By Evan Blass | December 30, 2010 2:09 AM
So we happened to be looking through some of our analytics logs today, and for the first time ever, we saw a very curious thing: a single device performed a single visit on Sunday and reported its operating system as Android 2.4. This would not be the first time we’d heard that Honeycomb, the confirmed codename for the post-Gingerbread version of the platform, referred to version number 2.4, and not 3.0, as has been widely expected up to this point — Android and Me first reported this possibility on December 15th, citing a developer working on third party software for “different versions of Android.”
Now we know that Android devices can be hacked to falsely display incorrect version numbers, so we asked a colleague at a larger site to check their records — sure enough, 15 separate visits from Android 2.4 (and only two from 3.0). Again, we can’t be sure, but this seems like pretty compelling evidence that we’re looking at Android 2.4 Honeycomb, not Android 3.0 Honeycomb.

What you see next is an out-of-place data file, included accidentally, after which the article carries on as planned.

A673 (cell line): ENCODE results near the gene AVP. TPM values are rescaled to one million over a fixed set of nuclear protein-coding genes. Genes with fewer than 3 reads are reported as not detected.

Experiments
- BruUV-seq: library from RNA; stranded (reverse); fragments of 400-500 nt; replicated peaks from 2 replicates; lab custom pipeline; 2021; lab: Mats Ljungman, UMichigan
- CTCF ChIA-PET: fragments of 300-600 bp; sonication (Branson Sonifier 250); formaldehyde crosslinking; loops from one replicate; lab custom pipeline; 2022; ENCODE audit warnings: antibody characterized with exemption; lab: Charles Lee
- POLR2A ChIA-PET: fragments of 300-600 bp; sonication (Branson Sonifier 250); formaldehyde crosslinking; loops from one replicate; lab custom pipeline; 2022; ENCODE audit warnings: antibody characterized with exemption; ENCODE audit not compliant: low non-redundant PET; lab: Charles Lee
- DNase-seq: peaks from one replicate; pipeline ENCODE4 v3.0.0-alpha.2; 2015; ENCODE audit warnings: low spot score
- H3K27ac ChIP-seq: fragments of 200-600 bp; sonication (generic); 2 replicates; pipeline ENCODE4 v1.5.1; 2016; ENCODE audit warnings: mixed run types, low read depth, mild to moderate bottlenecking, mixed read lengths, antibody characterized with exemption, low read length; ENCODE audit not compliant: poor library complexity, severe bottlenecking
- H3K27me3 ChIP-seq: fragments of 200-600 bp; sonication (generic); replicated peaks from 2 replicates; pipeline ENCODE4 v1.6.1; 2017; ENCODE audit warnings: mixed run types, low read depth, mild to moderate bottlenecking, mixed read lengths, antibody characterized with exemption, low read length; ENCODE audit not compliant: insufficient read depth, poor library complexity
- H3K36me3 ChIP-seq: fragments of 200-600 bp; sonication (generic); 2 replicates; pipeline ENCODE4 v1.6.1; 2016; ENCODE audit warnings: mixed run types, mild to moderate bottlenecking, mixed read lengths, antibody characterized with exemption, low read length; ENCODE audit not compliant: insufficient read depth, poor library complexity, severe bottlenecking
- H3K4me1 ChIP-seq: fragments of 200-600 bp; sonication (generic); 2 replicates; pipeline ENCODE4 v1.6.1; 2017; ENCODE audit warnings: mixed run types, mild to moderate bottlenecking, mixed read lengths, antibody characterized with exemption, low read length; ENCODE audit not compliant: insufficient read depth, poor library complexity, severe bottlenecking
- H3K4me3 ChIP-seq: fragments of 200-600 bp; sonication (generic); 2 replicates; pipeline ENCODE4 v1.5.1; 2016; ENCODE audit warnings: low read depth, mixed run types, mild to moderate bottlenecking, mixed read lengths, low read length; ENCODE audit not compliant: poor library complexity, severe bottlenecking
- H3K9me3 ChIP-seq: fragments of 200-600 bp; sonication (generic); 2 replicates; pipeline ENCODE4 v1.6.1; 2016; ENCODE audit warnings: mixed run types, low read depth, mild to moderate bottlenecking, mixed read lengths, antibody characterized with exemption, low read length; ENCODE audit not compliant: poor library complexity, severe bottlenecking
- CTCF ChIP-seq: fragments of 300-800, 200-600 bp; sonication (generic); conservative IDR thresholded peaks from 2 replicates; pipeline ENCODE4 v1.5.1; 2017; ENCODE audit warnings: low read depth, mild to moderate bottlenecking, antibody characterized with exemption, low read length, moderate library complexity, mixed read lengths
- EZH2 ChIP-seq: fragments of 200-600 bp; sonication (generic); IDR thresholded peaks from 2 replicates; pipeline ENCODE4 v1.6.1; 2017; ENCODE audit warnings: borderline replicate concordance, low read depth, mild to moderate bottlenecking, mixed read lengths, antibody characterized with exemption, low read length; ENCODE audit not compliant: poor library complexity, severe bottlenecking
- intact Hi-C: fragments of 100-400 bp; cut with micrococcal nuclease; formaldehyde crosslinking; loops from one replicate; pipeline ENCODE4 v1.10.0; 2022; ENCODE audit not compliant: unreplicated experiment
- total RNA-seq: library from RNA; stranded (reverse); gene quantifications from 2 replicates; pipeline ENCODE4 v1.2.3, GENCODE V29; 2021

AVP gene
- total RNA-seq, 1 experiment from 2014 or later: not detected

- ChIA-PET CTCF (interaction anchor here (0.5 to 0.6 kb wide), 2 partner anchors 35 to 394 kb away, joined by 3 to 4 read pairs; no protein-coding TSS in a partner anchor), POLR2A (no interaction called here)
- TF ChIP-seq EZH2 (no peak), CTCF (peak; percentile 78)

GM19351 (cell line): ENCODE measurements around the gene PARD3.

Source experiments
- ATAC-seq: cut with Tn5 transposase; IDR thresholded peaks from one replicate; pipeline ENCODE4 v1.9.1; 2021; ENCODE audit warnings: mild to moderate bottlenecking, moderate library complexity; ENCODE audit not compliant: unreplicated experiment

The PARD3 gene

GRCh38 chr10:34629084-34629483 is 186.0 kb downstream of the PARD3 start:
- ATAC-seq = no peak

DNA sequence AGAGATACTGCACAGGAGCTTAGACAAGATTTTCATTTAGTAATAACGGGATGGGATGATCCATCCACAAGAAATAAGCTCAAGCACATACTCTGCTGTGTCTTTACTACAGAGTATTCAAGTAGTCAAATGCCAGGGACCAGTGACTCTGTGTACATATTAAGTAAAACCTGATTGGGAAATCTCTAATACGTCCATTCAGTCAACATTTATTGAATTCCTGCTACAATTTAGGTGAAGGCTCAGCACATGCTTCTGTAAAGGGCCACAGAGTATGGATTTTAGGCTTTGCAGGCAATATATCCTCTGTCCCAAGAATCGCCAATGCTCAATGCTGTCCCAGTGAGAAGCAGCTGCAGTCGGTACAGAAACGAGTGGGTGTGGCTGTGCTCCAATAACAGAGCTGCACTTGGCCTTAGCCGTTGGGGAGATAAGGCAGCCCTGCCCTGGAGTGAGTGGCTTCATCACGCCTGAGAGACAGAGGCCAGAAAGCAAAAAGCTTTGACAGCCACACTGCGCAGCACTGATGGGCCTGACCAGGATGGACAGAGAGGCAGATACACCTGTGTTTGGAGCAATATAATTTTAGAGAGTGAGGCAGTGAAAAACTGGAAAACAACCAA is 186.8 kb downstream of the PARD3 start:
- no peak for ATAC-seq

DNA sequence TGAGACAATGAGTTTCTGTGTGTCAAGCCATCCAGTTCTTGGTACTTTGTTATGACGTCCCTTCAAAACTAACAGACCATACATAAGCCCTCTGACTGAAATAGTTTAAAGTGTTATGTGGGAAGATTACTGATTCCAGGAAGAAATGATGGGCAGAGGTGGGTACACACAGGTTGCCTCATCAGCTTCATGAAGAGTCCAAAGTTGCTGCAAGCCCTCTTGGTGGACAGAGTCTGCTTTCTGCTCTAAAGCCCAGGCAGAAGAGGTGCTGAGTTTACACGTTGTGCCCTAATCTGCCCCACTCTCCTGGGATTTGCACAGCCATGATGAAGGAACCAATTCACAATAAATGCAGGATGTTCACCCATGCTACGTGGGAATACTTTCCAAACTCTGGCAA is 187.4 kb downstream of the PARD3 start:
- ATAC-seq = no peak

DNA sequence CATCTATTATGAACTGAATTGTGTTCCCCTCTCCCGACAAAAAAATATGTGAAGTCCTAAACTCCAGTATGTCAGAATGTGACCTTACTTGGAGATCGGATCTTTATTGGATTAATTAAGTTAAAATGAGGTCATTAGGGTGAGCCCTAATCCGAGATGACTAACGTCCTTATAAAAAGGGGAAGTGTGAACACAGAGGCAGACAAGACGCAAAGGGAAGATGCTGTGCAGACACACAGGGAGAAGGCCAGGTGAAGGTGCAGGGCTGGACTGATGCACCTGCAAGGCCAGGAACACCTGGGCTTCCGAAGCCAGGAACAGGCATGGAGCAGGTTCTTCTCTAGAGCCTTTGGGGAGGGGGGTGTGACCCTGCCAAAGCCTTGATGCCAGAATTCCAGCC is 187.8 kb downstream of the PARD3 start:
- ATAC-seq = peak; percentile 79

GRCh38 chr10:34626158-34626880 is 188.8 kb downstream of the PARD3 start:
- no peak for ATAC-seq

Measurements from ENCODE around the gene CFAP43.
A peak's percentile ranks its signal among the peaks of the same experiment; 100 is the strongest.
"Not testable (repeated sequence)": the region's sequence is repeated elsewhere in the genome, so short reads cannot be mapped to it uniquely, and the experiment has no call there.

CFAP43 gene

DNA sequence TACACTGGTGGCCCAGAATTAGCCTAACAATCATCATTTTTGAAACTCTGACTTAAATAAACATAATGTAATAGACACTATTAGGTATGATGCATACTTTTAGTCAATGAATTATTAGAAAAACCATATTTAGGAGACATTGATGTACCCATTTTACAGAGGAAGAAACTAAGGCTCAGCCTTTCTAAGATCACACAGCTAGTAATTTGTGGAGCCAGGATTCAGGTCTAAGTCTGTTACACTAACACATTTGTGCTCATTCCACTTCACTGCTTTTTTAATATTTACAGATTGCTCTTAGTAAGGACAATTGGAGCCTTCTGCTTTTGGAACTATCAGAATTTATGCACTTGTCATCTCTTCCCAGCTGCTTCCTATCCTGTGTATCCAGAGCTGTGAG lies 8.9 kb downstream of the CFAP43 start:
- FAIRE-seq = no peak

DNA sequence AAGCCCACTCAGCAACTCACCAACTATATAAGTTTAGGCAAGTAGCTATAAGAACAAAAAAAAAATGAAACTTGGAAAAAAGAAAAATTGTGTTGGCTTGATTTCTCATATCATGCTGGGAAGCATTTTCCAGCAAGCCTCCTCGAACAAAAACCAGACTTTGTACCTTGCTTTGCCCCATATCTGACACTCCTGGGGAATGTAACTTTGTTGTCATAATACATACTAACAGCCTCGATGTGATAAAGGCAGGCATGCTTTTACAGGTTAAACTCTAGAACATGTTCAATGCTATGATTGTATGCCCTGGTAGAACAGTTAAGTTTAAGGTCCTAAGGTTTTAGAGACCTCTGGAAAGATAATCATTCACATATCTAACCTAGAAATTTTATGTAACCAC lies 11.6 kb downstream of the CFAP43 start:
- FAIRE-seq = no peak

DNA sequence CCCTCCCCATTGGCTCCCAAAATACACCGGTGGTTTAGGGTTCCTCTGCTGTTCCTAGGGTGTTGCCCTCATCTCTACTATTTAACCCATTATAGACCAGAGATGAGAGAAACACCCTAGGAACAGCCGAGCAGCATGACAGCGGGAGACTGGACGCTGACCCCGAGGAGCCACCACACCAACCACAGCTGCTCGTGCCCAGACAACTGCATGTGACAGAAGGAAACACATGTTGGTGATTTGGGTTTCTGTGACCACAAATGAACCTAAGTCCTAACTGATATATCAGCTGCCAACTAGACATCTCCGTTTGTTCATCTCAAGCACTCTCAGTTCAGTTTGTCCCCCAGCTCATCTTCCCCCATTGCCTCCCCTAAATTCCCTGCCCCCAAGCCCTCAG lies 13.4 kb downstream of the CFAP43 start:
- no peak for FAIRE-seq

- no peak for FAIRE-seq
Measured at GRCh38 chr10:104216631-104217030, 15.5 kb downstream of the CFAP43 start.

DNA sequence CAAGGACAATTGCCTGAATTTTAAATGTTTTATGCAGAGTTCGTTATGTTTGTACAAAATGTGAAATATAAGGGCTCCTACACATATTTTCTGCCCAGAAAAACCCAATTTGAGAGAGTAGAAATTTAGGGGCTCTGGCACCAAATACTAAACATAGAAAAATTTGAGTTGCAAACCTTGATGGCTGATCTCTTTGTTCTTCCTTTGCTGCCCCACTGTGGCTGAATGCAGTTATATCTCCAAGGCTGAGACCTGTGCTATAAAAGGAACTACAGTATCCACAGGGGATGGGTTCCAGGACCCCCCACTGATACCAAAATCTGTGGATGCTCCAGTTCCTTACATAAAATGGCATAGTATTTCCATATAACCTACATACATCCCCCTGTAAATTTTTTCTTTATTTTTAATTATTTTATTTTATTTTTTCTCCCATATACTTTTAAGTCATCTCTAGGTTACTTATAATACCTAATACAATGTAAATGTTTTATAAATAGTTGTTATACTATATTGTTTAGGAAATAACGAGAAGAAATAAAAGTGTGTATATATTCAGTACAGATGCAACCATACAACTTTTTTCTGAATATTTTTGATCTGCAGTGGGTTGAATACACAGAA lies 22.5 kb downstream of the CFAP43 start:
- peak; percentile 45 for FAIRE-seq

Since we’ve heard that the main changes in Honeycomb would be the addition of tablet-friendly interfaces, a minor versioning bump does make more sense than a full leap to the next whole number, which Android and Me’s Taylor Wimberly suggested was being reserved for a more full-featured upgrade. That report went on to say that the build will be launched at February’s MWC, although we’d heard that Motorola’s Honeycomb-powered tablet — likely dubbed Xoom — will debut at CES next month, so we’re not sure what to expect at this point.
Update: After seeing our post, Android Police checked its own logs, which turned up 15 visits from several 2.4 devices over a six day period — and none from devices reporting themselves as 3.x.
Image: Android and Me